The Space of Design
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[ 1] Doblin, J. “A Short,
Grandiose Theory of
Design,” STA Journal,
[ 2] Morris, C.
Foundations of the
Theory of Signs.
Chicago: University of
Chicago Press, 1938.
September + October 2010
[ 3] Ockerse, T.
Conversations with the
author when he was a
student and from time
to time since then.
Models of the process of design are relatively common. I have found approximately 150 such models, many of which are presented in “How Do You
Design?” ( http://www.dubberly.com/articles/how-do-you-design.html/).
Each describes a sequence of steps required to
design something—or at least the steps that designers recommend. Models of the design process are
common because designers often need to explain
what they do (or want to do) so that clients, colleagues, and students can understand.
Less common are models of the domain of
design—models describing the scope or nature of
practice, research, or teaching. (I have found only
about a dozen such models.) Such models may be
useful for locating individual processes, projects,
or approaches and comparing them to others; and
also help clients, colleagues, and students understand alternatives and agree on where they are (or
want to be) within a space of possibilities.
Typically models of a domain are of three types:
• Lists of events from the domain’s history
• Links between events suggesting influences
• Lists of sub-domains
• Trees branching into categories and sub-
categories and so on
• Venn diagrams indicating overlapping
• Matrices defining the dimensions of a space of
possibilities or area of potential
Among the very few spatial models of the
domain of design is Jay Doblin’s 2 x 3 “Matrix of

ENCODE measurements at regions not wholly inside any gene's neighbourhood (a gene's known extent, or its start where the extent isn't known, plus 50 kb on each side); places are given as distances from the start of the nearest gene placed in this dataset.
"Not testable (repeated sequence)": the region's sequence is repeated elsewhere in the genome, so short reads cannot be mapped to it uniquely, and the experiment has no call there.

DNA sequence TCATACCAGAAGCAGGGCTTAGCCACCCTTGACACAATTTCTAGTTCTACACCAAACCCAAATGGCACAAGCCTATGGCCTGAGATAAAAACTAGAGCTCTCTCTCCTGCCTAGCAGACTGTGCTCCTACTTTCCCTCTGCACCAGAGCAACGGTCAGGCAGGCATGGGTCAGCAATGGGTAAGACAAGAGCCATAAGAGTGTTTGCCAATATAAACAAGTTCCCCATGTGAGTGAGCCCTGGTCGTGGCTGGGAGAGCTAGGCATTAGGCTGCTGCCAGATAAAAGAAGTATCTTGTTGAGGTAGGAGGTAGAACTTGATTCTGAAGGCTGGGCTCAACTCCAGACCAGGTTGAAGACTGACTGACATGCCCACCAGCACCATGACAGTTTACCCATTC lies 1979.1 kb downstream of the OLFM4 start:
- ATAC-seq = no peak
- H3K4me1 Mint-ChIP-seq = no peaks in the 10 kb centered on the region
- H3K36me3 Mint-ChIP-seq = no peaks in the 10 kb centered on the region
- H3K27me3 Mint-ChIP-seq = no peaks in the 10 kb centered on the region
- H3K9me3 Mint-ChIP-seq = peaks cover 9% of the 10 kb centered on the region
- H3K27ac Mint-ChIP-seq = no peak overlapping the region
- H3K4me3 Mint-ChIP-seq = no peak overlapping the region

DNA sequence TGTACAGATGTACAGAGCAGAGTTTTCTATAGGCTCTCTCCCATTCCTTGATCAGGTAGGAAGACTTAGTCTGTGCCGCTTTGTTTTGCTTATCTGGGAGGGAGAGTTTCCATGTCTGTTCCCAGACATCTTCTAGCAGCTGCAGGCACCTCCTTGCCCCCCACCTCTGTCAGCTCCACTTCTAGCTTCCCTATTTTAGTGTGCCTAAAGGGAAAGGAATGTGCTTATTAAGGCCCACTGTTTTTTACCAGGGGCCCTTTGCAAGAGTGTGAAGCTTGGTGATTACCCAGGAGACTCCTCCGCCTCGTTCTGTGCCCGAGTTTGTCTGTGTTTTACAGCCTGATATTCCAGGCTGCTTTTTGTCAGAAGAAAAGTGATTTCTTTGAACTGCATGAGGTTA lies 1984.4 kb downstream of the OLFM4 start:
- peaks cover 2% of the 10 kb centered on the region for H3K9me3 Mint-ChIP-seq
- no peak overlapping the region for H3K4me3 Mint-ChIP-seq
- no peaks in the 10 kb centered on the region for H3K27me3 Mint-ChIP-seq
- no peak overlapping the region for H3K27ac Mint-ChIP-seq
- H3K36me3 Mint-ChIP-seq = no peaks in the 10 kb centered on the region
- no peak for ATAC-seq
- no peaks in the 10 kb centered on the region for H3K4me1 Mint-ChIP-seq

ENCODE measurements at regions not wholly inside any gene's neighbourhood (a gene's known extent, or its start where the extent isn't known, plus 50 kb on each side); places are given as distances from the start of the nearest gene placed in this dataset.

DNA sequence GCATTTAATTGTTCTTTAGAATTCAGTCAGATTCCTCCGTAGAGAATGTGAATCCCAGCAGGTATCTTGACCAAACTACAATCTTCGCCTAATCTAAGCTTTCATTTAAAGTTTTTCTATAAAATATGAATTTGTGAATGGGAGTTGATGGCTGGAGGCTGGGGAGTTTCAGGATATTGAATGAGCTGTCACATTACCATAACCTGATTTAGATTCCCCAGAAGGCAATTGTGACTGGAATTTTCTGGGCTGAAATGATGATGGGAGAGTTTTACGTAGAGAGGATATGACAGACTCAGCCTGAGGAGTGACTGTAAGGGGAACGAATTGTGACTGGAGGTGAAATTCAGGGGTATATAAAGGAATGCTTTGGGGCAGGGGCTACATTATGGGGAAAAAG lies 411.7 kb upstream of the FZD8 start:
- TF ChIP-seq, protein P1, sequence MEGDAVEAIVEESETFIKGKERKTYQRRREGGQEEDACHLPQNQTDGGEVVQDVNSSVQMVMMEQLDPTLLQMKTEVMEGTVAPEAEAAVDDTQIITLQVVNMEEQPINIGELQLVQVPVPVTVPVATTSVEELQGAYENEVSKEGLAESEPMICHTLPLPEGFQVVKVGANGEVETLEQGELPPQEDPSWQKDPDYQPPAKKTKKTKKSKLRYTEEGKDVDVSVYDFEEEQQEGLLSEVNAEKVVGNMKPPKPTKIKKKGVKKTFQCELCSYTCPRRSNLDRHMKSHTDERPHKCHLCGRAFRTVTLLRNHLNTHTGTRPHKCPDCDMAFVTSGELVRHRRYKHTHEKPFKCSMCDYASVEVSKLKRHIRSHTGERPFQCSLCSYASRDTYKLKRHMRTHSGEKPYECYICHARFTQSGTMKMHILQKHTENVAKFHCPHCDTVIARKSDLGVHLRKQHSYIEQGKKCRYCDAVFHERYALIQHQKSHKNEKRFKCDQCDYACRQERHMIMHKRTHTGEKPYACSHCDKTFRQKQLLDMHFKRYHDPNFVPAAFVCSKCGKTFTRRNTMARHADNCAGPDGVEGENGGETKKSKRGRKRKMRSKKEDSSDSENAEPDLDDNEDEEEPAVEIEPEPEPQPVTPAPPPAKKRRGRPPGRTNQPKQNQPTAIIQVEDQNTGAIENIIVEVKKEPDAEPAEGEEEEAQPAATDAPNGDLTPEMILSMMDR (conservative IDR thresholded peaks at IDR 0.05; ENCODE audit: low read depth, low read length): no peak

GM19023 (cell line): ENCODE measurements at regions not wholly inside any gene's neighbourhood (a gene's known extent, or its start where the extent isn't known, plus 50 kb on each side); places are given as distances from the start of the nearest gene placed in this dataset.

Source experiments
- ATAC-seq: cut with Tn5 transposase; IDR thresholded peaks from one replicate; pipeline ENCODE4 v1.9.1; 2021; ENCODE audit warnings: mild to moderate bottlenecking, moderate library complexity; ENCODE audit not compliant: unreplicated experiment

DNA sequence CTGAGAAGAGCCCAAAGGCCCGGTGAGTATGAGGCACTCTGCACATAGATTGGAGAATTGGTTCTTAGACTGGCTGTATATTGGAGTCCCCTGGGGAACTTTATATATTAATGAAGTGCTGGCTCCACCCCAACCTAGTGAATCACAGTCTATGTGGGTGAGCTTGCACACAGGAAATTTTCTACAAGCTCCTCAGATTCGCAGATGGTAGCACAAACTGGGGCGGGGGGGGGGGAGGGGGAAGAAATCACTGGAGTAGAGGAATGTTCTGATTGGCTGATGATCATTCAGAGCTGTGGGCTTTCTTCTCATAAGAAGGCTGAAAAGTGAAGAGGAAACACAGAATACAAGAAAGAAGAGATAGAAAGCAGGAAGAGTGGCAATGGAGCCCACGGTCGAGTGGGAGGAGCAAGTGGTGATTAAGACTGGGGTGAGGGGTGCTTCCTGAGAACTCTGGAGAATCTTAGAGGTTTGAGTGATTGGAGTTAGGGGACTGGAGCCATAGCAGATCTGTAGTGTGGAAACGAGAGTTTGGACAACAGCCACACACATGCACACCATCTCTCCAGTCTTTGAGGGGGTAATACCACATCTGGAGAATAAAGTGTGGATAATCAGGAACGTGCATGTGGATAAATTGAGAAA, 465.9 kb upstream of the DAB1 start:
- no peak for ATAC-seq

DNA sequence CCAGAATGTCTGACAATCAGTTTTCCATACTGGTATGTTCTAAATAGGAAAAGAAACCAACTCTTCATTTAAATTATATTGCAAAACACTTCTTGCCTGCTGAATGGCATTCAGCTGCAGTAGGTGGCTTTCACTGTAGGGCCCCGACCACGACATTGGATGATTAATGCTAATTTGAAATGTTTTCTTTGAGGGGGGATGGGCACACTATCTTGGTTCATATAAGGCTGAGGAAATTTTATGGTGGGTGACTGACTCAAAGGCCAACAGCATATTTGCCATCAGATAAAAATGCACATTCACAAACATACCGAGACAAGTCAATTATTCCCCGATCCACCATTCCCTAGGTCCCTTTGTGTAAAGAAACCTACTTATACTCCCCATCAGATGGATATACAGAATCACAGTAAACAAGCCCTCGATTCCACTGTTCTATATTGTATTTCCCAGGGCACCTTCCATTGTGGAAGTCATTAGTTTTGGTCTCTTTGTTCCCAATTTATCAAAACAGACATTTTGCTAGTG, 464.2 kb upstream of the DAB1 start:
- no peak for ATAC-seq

Design.” The rows are performance and appear-
ance; the columns are products, unisystems, and
Doblin explains, “A continuum exists between
pure performance and pure appearance. Some
products, such as crowbars or paper clips, are
clearly performance products. Others, such as
Christmas ornaments, medals, and trophies…
are purely appearance products. Still others, like
automobiles, cups, and chairs, are combinations
of both. The essential point is most products (and
messages) can be conceived as primarily perfor-
mance or appearance oriented.”
“Products, the simplest kind of design, are tan-
gible objects, which can be touched, photographed,
and comprehended. Objects such as cars, chairs
and spoons and messages such as brochures, signs,
or ads are all included.”
“Unisystems are comprised of sets of coordi-
nated products and the people who operate them.
They are more complex in design, perform more
complex operations, and are not as readily dis-
cernible as products alone. A kitchen, an airline,
a factory, and a corporation are all types of uni-
systems… . The important concept in unisystems
design is… the relationships and interactions
between the items involved.”
“Multisystems are comprised of sets of compet-
ing unisytems. The retailing field or the office
equipment market are types of multisystems….
Sears goes against JCPenny, K-Mart, department
stores, and hardware stores… . IBM, Xerox, Digital,
Wang, Apple, and Canon are all pitted against
each other” [ 1].